I was in a supermarket the other day and two checkout lanes had signs
with a line representation of a wheelchair. I assume the lanes were
wide enough for a wheel chair.
But two other lanes had signs with a representation of a blind man
with a cane. One was my lane so I asked the cashier if he had special
skills for dealing with the blind. He said, Huh? I pointed to the
sign and he said he didn't know what it meant.
Do you? Do you know any word associated with the idea?
Reminds me of something.
My city publishes the phone numbers of various city services, it seems
there is a department for everything.
I am not a busy body and have never called to report a problem if
someone in my neighborhood is doing something wrong...but one day I made
A young couple had an entire pickup truck loaded with a bunch of junk
that looked like it had been hauled out of a river.
They pulled up to a park near my house and right in broad daylight...and
worse still...laughing about it...unloaded the entire truck right on the
I did not confront them, but jotted down their plate number.
When I tried to report it to the "illegal dumping" helpline they had
zero idea how to handle it and I spent a lot of time on the phone being
transferred from one department to the next until I finally gave up.
Turned out to be a good thing because I found out later the city had a
river cleanup day, and those two kids were volunteers who simply put the
trash at a designated pick up site. The next day a truck came and hauled
LOL! Probably another unintended consequence of the ADA (Americans with
Local courthouse has electronic monitors displaying which courtroom is
hearing which cases. Very similar to the electronic displays showing
flights at the airport.
Mounted in portrait mode in the wall of the hallway with the bottom edge
of the frame about 6' off the floor there are small signs in Braille
telling the "viewer" which courtroom the monitor pertains to.
Absolutely brilliant. Not!
Nearly as handy as the Braille signage on the DRIVE UP ATM's
On 04/27/2016 06:43 AM, Unquestionably Confused wrote:
I was a member of an organization that had a fully wheel chair compliant
bathroom. I asked why?
The president told me it was a requirement made by the building
inspector in order to get an occupancy permit.
Ok, fair enough.
The fact that the bathroom was on the 2nd floor and no way for a
wheelchair to get up there...did not seem to matter.
I have always wondered why they dont make wheelchairs that have a hole
in the seat, so a handicapped person can park their wheelchair over a
toilet and take a shit without leaving their chair. . . . . . .
On 04/27/2016 12:18 PM, email@example.com wrote:
It would still be kind of a good idea to pull down their pants first.
BTW:I saw a wheelchair on-line the other day that instead of wheels had
hard rubber spokes and could go up stairs
Not at all like the tank-tread type I saw when I Googled just now
On Wednesday, April 27, 2016 at 7:43:56 AM UTC-4, Unquestionably Confused wrote:
Blind people are allowed to sit in the back seat of vehicles.
Blind people take taxis.
Blind people deserve as much privacy regarding their financial transactions
as anyone does.
Blind people don't want to give their ATM card and pin number to the driver.
Granted, this doesn't address the issue of touchscreen ATM's. However, instructions on how to use a touchscreen ATM are available from banking
institutions, just for the asking. In addition, headphone jacks are
available on most ATM's. The audio instructions can walk the blind user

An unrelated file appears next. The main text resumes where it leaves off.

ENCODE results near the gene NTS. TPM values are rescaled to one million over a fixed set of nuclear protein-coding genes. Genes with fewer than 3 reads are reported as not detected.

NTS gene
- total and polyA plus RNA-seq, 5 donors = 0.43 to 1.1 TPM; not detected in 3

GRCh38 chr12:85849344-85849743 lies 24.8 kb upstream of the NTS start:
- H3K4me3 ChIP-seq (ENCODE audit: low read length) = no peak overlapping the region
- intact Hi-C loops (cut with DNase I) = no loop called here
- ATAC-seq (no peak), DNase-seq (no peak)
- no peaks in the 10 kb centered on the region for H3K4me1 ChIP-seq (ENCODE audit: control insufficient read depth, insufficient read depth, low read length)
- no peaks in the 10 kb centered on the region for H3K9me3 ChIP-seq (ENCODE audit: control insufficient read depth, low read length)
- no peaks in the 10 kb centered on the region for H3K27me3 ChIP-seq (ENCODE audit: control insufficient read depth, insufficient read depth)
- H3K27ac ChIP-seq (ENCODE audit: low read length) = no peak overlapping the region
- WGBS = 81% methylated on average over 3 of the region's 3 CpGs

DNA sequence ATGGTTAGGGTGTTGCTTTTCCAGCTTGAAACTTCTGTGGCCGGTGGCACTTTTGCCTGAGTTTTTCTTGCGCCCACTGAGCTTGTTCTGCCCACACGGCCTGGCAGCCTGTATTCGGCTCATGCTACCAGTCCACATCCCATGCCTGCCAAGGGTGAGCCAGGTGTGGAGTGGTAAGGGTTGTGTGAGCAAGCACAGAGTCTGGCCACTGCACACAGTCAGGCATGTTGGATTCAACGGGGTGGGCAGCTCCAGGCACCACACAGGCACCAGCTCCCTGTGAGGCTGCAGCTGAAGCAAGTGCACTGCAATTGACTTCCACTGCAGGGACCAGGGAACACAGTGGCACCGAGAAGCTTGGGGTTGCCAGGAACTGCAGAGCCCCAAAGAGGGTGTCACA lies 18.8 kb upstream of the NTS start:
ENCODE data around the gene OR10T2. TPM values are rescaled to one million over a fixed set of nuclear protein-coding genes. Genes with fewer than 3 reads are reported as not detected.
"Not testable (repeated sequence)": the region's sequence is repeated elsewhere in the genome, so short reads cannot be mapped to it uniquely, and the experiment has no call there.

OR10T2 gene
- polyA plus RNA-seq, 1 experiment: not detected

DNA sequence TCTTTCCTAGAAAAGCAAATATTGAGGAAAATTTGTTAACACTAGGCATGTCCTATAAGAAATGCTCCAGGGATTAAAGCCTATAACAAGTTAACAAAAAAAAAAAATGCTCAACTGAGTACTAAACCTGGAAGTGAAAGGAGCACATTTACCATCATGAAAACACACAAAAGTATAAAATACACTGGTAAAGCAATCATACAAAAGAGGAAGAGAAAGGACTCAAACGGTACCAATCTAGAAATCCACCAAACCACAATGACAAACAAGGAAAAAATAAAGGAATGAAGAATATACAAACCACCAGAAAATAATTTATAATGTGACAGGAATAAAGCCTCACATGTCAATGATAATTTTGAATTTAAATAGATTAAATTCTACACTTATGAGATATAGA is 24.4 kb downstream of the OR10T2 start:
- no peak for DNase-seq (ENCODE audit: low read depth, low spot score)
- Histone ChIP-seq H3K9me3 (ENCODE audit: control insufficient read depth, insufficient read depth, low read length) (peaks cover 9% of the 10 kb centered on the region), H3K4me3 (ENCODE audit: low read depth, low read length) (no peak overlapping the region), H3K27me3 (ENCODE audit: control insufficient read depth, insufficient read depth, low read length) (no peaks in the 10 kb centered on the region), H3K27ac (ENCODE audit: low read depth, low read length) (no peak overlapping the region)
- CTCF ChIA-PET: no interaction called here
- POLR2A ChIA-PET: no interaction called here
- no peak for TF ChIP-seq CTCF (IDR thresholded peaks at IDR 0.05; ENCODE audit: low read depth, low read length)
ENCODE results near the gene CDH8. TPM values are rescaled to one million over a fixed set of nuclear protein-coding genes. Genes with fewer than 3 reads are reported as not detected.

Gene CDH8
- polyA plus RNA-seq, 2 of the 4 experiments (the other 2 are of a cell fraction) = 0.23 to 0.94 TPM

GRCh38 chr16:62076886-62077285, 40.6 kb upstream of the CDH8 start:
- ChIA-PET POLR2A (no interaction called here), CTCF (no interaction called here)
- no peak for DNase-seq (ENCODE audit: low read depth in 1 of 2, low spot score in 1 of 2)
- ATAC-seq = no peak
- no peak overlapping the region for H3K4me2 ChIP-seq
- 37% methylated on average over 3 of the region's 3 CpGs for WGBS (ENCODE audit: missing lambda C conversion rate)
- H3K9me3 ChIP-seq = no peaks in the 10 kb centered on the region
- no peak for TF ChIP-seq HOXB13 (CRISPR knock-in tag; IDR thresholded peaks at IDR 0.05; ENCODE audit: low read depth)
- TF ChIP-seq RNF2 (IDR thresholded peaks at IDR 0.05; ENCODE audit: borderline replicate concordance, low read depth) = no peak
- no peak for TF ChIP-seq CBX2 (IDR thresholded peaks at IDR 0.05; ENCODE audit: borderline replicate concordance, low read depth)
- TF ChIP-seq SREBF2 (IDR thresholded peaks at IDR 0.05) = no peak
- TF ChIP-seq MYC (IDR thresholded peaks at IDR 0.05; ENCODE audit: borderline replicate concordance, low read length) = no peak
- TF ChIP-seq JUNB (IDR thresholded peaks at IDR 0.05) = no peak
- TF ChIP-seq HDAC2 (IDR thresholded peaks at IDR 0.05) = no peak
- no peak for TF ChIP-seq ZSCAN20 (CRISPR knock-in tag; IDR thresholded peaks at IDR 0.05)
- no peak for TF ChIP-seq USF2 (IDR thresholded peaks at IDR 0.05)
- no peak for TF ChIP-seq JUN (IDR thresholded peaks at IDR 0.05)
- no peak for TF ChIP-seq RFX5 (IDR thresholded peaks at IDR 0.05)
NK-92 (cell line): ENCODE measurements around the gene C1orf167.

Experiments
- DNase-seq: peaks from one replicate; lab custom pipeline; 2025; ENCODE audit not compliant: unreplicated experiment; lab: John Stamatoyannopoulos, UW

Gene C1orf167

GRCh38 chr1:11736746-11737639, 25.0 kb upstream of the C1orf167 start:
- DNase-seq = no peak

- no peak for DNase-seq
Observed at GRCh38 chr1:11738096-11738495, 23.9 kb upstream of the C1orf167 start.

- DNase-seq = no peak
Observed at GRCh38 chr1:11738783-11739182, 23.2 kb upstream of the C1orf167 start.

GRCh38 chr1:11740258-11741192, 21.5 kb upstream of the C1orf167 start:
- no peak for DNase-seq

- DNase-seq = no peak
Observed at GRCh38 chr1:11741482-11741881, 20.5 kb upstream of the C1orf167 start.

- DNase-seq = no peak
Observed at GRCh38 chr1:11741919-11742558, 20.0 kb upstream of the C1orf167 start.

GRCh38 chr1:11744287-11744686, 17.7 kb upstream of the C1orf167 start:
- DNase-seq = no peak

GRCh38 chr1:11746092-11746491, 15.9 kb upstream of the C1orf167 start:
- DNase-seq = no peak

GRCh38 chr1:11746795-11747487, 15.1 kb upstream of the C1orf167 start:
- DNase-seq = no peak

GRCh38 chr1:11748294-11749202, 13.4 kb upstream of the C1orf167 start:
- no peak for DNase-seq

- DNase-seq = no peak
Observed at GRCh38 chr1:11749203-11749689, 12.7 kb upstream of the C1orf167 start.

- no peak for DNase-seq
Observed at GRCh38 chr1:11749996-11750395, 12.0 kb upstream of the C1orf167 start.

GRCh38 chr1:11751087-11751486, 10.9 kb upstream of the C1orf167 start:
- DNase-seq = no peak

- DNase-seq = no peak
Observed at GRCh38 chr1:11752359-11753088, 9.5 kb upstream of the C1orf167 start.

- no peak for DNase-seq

through the required steps so that they can (privately) transact their
business - using the Braille keypad.
On Wednesday, April 27, 2016 at 3:21:30 PM UTC-4, Cindy Hamilton wrote:
That may be true, but that is not the reason they have Braille on the drive-up
The main reason is Section 4.34 of the ADA Accessibility Guidelines for
Buildings and Facilities
4.34 Automated Teller Machines.
4.34.5 Equipment for Persons with Vision Impairments. Instructions and all
information for use shall be made accessible to and independently usable by
persons with vision impairments.
I'm not sure that that is the case, Cindy. Most drive-up ATM's I'm
aware of are on bank premises. Those ATM's generally are set up to
accept deposits as well, aren't they? That is going to require an
entirely different set up.
On Friday, April 29, 2016 at 1:17:22 AM UTC-4, Micky wrote:
Yes. I thought you might have been talking about ATMs in
convenience stores and the like. I don't think I've ever
seen a standalone, drive-up ATM, but I don't really pay
that much attention.
Hence my deferral to your knowledge, since I know I'm
oblivious to "foreign" ATMs. I'd have to be in a real
emergency (and somehow also need cash rather than a
credit card) to stick my ATM card in anything but my
own bank's machine.
On Friday, April 29, 2016 at 3:38:55 PM UTC-4, Cindy Hamilton wrote:
This is a total and complete guess:
The profit made on an "independent" ATM isn't high enough to justify
the expense of a drive-up ATM. When I think of the infrastructure involved
as well as the maintenance, I just don't see it covered by the fees
Sit a machine inside a convenience store, plug it into their power and
toss them $0.50 (?) a transaction (or lease/own it in your own store)
and I can see it eventually turning a profit.
On Fri, 29 Apr 2016 13:05:48 -0700 (PDT), DerbyDad03
In California they probably have them. They have drive up mortuaries,
where you can see the departed through the window.
Had a case just this week when an ATM in a car wash was destroyed by a
fire. They seemed to be using real numbers when they said their
commission for someone geting money was $2, and half went to the owner
of the machine and half went to the carwash owner. That they agreed
on. They were fighting about how much of the fire insurance money the
ATM owner would get. (The insurance had paid the car wash owner.) He
got about 1600.
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